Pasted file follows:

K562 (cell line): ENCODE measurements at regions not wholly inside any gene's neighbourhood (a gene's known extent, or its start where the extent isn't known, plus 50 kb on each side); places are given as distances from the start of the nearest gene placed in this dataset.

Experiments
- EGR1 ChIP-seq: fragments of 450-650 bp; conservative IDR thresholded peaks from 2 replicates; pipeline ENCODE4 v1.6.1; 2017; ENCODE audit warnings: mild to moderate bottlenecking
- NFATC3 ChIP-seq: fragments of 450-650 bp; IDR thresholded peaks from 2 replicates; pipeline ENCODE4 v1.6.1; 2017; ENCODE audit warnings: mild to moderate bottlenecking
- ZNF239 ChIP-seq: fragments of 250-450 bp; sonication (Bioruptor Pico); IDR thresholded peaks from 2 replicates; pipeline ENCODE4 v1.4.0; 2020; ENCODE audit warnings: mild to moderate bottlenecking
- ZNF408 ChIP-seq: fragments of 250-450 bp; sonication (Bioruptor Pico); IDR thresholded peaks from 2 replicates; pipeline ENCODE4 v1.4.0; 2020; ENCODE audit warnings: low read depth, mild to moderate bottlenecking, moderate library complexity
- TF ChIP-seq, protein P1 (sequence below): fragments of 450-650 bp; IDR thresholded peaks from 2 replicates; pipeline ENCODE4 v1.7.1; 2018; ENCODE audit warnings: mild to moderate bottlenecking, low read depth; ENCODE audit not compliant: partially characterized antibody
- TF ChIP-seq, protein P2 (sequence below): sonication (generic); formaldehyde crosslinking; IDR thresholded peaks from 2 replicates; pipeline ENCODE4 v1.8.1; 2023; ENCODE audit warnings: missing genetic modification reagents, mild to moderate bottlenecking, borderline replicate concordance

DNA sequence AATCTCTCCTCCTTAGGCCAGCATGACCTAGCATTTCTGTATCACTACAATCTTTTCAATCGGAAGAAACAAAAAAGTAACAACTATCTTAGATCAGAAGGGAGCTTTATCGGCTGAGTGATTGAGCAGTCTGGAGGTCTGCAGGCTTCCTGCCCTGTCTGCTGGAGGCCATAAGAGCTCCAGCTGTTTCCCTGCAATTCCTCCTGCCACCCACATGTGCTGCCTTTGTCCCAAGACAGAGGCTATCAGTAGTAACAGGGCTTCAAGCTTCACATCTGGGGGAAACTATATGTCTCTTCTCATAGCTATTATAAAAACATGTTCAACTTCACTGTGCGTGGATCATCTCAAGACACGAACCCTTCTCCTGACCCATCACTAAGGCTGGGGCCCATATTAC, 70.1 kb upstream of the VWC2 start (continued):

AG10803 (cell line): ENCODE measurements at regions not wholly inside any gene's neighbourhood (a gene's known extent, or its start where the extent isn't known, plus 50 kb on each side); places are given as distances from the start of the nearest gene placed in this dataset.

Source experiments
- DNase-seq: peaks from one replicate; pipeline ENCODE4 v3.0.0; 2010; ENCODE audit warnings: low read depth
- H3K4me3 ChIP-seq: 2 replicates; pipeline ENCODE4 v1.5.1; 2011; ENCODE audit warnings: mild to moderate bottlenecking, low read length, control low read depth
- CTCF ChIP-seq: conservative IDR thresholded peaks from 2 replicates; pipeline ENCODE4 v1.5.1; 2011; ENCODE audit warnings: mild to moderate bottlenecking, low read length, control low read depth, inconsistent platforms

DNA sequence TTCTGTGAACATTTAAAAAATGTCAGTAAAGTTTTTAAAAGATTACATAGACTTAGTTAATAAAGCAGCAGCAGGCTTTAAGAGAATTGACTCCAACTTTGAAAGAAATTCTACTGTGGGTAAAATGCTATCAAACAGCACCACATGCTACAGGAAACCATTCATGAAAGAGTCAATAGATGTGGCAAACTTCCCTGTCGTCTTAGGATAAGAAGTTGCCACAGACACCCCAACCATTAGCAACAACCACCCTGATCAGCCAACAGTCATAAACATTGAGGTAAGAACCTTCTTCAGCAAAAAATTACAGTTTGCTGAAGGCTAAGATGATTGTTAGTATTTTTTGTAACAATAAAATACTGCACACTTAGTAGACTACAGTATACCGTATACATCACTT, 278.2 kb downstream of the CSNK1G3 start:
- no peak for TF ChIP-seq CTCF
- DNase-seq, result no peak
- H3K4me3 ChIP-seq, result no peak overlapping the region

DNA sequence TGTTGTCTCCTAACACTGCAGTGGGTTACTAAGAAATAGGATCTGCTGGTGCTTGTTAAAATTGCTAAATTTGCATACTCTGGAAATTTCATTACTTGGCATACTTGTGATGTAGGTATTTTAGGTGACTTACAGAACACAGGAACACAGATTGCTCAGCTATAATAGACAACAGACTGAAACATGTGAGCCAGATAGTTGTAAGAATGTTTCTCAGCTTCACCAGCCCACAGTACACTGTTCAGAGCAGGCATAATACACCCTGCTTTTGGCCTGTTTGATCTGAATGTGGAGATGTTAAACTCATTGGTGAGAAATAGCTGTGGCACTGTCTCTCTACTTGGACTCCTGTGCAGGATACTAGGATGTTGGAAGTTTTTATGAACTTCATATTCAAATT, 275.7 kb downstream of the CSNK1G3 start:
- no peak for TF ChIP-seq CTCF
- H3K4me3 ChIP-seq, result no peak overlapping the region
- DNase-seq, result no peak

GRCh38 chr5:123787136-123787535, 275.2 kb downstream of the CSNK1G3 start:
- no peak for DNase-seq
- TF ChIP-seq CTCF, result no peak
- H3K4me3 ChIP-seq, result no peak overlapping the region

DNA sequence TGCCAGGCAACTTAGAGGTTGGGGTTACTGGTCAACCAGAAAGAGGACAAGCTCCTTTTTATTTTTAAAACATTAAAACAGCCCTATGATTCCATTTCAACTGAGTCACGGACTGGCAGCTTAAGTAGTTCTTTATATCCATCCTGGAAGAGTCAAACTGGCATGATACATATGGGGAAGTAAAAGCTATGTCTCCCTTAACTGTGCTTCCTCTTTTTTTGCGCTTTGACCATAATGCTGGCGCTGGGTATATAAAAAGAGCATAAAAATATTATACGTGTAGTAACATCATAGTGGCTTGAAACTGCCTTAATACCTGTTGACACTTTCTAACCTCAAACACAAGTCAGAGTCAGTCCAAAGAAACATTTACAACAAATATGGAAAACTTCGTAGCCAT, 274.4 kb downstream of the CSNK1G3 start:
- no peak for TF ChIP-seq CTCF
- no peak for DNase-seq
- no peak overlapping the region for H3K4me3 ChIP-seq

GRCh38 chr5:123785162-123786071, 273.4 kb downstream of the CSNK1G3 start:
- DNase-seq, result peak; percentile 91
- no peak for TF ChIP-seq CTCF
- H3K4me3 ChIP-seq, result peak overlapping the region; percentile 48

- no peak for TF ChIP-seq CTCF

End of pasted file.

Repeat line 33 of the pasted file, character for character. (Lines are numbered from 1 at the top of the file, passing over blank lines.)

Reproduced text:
- no peak for TF ChIP-seq CTCF